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Re: Kind of round about Jersey City mention in USAToday…but I’ll take it!
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2005/7/13 15:03
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2023/6/11 23:48
From Western Slope
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Yeasr ago we gave the house away to the raliroads now we give it to the developers.

Posted on: 2012/7/13 16:41
Get on your bikes and ride !

Kind of round about Jersey City mention in USAToday…but I’ll take it!
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2009/10/7 15:46
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3/24 18:05
From jersey city
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I know some may consider it a little douchey ??but I get a kick out of seeing Jersey City mentioned in national newspapers every now and then . Especially a mention without the attached ,New Jersey.

It was on page two of the USAToday print copy today. In the piece about the Freeh report on the Penn State child abuse scandal.

Report slams Penn State's 'total disregard' in Sandusky case

By Kevin Johnson and Erin Egan, USA TODAY ... ation-sandusky/56162986/1

The Freeh file
By Greg Toppo, USA TODAY

Louis J. Freeh, 62, was born in Jersey City. He graduated from Rutgers College in 1971, earning a law degree from Rutgers Law School and a Master?s of Law degree from New York University.

A onetime first lieutenant in the U.S. Army Reserve, Freeh first worked for the FBI as a special agent in 1975, first in New York, then at the bureau?s Washington headquarters. He left the FBI in 1981 to work as a federal prosecutor in New York.

In 1985, Freeh was lead prosecutor, under U.S. Attorney Rudy Giuliani, in the ?Pizza Connection? case, which broke up a $1.6 billion international heroin, money-laundering and organized crime ring that operated out of pizzerias in the Northeast and Midwest. Prosecutors said the ring was controlled by the Sicilian Mafia and a faction of its American counterpart, La Cosa Nostra. A 17-month trial ended in 1987 with 16 convictions.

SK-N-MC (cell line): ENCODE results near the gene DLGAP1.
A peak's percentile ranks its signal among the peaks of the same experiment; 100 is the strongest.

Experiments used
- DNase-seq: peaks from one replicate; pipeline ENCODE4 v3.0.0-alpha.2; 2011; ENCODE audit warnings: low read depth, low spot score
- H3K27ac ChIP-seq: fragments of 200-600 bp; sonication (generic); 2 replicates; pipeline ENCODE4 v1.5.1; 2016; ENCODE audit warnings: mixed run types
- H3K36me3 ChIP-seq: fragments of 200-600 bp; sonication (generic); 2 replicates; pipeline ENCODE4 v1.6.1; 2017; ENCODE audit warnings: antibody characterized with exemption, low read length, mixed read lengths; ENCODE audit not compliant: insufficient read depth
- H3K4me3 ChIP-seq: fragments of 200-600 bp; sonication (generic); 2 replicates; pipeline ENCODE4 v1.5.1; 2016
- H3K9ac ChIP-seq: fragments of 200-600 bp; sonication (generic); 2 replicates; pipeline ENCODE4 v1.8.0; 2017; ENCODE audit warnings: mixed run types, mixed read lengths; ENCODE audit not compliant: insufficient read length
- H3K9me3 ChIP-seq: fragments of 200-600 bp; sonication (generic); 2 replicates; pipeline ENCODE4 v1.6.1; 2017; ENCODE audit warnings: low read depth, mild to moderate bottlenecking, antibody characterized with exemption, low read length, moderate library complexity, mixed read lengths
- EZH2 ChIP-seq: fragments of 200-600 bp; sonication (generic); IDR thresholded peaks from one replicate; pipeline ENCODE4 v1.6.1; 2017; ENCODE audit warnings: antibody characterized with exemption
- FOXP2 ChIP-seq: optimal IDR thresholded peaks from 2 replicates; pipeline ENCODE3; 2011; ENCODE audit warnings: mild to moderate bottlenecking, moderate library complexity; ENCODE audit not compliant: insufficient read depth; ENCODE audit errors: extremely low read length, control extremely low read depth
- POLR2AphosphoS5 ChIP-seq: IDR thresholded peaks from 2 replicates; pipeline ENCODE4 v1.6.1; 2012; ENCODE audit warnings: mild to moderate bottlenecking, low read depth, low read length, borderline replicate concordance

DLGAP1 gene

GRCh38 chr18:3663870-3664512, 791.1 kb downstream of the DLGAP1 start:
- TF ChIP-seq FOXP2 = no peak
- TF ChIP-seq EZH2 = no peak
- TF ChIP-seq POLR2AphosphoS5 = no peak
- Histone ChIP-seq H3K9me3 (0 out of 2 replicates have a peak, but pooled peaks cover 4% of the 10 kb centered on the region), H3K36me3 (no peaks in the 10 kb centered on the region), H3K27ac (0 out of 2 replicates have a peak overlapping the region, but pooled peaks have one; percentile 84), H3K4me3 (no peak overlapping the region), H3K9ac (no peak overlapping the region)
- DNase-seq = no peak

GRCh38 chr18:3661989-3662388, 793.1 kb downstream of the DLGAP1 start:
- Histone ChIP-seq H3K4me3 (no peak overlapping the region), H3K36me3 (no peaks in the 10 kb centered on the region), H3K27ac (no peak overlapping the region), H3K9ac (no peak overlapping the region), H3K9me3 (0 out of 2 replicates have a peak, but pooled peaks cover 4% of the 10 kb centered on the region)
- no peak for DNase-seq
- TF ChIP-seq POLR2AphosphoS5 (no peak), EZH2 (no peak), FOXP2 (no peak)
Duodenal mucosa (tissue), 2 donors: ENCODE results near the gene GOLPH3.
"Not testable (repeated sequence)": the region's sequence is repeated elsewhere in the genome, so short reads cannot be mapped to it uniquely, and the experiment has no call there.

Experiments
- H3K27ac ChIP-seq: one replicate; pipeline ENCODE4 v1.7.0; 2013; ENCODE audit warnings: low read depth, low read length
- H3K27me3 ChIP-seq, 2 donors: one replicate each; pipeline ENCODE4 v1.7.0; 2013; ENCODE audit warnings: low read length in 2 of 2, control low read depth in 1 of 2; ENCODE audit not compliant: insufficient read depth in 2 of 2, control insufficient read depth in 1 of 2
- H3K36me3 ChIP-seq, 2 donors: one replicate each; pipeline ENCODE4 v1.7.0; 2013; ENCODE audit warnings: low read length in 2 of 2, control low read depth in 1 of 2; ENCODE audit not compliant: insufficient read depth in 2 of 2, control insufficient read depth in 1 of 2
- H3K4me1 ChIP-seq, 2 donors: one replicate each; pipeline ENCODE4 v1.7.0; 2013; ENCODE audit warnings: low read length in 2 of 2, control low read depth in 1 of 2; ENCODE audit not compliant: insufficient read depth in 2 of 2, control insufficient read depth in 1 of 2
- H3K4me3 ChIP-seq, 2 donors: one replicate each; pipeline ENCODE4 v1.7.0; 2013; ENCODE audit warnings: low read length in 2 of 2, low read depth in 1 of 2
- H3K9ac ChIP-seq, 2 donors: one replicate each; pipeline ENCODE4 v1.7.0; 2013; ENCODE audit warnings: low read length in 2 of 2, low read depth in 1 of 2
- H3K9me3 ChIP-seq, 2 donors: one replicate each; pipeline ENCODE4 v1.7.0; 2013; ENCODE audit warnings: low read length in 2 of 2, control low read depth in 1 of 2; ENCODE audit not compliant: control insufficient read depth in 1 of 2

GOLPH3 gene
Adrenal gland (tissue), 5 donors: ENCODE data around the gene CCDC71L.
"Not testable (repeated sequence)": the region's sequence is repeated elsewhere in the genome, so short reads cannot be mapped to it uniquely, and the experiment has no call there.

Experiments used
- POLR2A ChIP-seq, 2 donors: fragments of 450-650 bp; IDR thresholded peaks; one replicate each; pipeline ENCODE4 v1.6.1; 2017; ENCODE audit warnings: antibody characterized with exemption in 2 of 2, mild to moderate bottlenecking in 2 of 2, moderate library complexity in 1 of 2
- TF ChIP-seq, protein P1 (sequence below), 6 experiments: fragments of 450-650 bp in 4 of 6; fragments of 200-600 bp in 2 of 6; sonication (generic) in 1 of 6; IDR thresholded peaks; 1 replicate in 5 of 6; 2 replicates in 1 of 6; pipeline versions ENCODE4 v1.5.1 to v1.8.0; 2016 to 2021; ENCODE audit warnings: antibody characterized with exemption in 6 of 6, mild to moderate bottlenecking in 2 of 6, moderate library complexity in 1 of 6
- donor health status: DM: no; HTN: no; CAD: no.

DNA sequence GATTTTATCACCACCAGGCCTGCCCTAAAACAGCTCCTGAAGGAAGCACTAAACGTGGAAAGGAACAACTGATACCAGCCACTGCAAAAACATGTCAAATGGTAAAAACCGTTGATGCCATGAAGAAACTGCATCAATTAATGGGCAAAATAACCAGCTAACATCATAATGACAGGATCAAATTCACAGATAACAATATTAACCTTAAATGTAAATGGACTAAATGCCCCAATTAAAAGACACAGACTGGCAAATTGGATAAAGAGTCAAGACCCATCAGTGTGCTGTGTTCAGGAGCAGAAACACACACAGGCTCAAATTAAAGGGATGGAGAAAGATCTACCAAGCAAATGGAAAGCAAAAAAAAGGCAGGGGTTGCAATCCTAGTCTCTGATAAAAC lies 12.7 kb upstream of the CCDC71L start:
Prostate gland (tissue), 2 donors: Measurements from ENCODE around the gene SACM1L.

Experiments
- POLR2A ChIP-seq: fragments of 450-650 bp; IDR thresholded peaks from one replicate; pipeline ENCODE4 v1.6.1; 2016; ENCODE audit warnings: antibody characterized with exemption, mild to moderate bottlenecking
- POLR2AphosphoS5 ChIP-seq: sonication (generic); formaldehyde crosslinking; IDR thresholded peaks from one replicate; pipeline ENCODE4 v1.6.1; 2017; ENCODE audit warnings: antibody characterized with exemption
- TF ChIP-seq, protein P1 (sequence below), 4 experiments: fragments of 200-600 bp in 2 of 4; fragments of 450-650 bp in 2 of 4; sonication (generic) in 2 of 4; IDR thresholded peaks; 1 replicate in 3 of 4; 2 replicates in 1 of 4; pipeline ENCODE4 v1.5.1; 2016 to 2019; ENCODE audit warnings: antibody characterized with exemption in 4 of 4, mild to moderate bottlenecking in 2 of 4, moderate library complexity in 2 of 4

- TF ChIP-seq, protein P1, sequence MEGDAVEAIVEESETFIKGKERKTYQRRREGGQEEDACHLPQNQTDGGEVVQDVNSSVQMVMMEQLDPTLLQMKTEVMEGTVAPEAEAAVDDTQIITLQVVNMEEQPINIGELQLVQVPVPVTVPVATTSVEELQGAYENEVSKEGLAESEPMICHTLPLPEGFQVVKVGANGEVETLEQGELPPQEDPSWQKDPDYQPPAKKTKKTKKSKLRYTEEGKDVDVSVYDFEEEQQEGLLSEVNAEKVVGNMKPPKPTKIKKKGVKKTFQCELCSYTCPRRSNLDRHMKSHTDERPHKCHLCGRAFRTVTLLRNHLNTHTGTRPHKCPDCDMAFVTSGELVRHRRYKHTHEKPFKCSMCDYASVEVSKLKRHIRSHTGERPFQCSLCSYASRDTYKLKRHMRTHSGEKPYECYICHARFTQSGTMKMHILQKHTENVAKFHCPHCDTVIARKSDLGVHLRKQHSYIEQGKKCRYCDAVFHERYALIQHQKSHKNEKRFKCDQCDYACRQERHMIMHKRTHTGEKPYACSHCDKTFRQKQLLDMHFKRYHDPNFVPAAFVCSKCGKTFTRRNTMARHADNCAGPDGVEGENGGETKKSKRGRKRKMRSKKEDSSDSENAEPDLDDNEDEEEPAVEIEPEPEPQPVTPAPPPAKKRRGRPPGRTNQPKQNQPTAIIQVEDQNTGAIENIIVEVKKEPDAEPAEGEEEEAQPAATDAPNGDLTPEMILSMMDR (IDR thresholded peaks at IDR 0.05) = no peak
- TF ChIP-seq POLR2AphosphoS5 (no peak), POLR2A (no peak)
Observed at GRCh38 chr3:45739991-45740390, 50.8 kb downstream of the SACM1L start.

Four years later, President George Bush appointed Freeh as a U.S. District Court judge for the Southern District of New York. In 1993, President Bill Clinton nominated him to be FBI director.

During his tenure, Freeh clashed with Attorney General Janet Reno over the bureau?s investigations of the deadly standoff at Waco, Texas, in 1993 and the FBI?s investigation of Los Alamos scientist Wen Ho Lee in 1999.

In 1996, FBI agents arrested ?Unabomber? Theodore Kaczynski after The New York Times and Washington Post agreed to publish a 35,000-word diatribe by Kaczynski at Freeh and Reno?s recommendation. Kaczynski?s brother David recognized the writing style and led police to Kaczynski?s Montana cabin.

Freeh led the bureau until 2001 and was among the longest-serving directors in its 104-year history.

Now a private attorney, he runs Freeh Group International Solutions, a risk management firm. His law firm, Freeh Sporkin & Sullivan, investigated the Sandusky case.

ccording to the Embassy of Italy, Freeh acquired Italian citizenship in 2009.

Contributing: Associated Press

** ****

See you young (and older) newcomers created a buzz about JC..thank you. (and another thank you to the high NYC rents) Because of you we are once again (like in the 30's and 40's) recognized by our first name just like? Miami, Moscow, New Orleans, Paris, Las Vegas, Frankfurt, Madrid, Los Angeles, and Cher. Just think around 2 million readers are saying to themselves??Jersey City hey that?s the place where Snooki and Jwoww lived. ?

Although I must say USAToday has recognized us as just Jersey City for a while now . Remember this FRONT PAGE piece from 2007?

Model of urban future: Jersey City?
Updated 4/16/2007 3:51 AM

By Rick Hampson, USA TODAY

JERSEY CITY ? Once, this was a city of browns and grays. Railroads owned a third of the land, and trains rumbled night and day to the cacophonous riverfront. Factories belched fumes and leaked chemicals. "Nobody cared," says Bob Leach, born here in 1937. "Smoke meant jobs."

And those were the good years. Then, in the 1960s, the railroads went broke. Rail yards were abandoned, piers rotted, factories closed. In the 1970s alone, the city lost 14% of its population and about 9% of its jobs.

Now Jersey City has come back as its own antithesis: clean, green and growing ? an example, urban planners say, of how the nation can accommodate some of the additional 100 million Americans expected by 2040 without paving over every farm, forest and meadow.

Full USAToday piece?.

Posted on: 2012/7/13 16:31

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